Movement Muse News: April 2018

I remember lying in bed as a girl attempting to feel my blood as it moved through my arteries and veins. About 10 years old, I was certain that there should be no reason that I could not feel this in the same way that I felt the wind tickle my skin or an ice cube melt on my tongue.

It was my blood in my body after all.

So I would lie in bed, attempting to become as sensitive and as aware as possible. I wanted to deepen my self understanding, to shift away from intellectualized concepts and into ~ quite literally ~ a flesh and blood, embodied experience of myself. I wanted to know myself entirely through sensation.

And then I became a teenager. My body became a source of endless shame. I wanted to hide it, change it, escape it.

And then I became an adult, riddled with responsibilities and identities and all their associated signifiers and stresses. My life became condensed to a circuit of mental strategy, endlessly looping, calculating what it takes to achieve goals, pay bills, finish tasks, wrap-up to-do lists.


In January, my husband and I moved into my childhood home, the place I was brought to as 10 day old baby after spending the first part of my life in the neonatal intensive care unit at Children’s Hospital in Seattle.

Living in this house again has brought me back to my senses. Nearly every inch of this place ~ not to mention its yard and the surrounding neighborhood ~ is filled with exacting smells, sounds, terrain that pull me like a vacuum through a vortex backward in time to the potent sensory experience that was my childhood.

It is literally a homecoming. I feel what I have forgotten: The potent experience that is living in and from my body with all its physical sensations.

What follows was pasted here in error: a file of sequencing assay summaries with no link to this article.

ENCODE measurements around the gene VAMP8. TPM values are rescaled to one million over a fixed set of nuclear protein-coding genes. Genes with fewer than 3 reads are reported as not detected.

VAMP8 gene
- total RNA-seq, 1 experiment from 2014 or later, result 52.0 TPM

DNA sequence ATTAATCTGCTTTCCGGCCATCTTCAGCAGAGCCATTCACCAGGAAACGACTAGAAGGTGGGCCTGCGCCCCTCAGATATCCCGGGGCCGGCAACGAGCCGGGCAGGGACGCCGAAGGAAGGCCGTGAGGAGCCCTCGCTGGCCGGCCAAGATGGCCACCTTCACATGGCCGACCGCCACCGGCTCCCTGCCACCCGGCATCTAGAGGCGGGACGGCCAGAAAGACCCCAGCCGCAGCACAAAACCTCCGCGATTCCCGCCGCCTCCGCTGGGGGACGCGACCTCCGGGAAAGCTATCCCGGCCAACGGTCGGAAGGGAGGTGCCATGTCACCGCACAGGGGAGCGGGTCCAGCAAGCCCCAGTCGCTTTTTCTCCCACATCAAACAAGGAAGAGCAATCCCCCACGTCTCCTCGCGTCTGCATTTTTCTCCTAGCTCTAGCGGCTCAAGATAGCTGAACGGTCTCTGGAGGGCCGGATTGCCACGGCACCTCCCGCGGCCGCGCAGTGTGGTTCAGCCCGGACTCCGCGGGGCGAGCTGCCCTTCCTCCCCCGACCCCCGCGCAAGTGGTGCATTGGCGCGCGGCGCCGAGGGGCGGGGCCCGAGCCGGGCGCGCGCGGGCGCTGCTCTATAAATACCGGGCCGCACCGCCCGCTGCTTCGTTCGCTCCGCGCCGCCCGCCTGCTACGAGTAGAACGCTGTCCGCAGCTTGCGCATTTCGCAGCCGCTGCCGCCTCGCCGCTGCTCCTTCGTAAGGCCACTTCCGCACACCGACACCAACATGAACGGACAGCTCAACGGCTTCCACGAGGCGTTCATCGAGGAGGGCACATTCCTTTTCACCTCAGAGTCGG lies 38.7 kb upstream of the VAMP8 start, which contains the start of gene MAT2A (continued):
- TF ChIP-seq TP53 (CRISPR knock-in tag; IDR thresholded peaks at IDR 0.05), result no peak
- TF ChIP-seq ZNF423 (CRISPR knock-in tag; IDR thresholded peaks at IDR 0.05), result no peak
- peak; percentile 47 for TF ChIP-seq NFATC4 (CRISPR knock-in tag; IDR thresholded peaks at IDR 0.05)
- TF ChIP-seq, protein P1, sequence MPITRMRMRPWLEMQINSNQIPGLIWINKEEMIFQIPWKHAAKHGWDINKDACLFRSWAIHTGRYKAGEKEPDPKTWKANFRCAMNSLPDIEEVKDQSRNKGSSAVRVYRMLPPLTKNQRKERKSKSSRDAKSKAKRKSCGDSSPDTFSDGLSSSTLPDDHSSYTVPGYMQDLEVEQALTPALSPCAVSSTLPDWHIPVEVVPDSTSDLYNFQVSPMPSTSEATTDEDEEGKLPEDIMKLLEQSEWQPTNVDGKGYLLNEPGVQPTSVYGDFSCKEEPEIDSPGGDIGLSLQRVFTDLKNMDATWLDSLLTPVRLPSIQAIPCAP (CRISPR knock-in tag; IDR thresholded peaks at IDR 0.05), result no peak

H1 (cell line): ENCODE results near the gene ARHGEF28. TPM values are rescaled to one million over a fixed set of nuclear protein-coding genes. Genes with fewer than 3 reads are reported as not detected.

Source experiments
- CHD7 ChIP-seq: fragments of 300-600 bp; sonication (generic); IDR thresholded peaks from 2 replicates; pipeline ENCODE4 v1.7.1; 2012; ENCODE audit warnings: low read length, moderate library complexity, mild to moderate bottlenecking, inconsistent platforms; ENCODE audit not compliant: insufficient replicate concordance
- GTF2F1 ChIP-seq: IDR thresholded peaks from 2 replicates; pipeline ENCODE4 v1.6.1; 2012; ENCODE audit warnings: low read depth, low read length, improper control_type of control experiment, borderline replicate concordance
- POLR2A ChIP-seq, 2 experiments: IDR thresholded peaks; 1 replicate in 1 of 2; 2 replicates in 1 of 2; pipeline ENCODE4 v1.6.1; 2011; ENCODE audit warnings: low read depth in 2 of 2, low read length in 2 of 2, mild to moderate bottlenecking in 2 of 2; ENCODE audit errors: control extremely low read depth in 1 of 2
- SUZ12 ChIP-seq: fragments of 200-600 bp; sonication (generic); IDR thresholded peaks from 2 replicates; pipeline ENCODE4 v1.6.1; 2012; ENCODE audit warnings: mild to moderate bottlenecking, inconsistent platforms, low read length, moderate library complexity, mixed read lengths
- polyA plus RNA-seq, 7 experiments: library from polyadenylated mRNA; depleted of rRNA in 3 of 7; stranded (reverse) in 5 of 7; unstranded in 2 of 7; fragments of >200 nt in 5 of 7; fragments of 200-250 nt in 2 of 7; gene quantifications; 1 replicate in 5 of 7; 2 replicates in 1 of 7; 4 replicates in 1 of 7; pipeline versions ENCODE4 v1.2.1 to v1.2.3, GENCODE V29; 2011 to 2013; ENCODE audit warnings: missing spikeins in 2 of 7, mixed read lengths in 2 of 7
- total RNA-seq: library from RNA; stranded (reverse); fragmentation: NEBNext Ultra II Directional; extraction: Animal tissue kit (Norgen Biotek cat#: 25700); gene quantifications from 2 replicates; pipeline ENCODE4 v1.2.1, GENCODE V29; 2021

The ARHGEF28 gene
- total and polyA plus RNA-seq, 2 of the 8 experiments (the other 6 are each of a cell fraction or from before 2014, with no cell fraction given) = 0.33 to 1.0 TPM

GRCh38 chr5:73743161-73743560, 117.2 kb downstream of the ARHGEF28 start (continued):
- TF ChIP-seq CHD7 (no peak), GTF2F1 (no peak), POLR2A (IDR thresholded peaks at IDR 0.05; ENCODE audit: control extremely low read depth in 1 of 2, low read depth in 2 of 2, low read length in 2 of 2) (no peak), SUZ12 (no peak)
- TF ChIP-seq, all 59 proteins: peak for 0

Being in your body is a powerful and and tender thing.

Being disconnected from your body is a powerful and disastrous thing.

Reconnecting to your senses, feeling your body, living from your bones, from your heart, from your lungs is an act of innocent bravery.

It is also a radical act of revolution and transformation.

It is spring.

Can you feel it?

Movement Muse News: January 2018

I couldn’t always see the details.

When coaching a squat, for example, I could see the general shape, but not the particulars.

Were her knees falling in because of poor lateral hip strength or because of collapsing ankles?

Was his lack of depth in the squat due to limited ankle mobility, lack of motor control, weakness in his leg and hip muscles?

Were over arched backs caused by anterior pelvic tilts or too much extension at thoracolumbar junctions?

Today, after 8 years of working full time, one-on-one with clients, I can observe these details, can recognize many nuances of many movements.

Seeing these subtleties is delightful.

My clients often ask, “How did you notice that?!”

When this happens I feel sparkly, like a superhero with a secret power who just saved the day.

This is the beauty of commitment, of staying put, of digging deep.

Our world is filled with distractions, our economy fueled by Newest! Lastest! Greatest!

But if we are always moving on to the next thing, we live only on the surface.

Life takes time.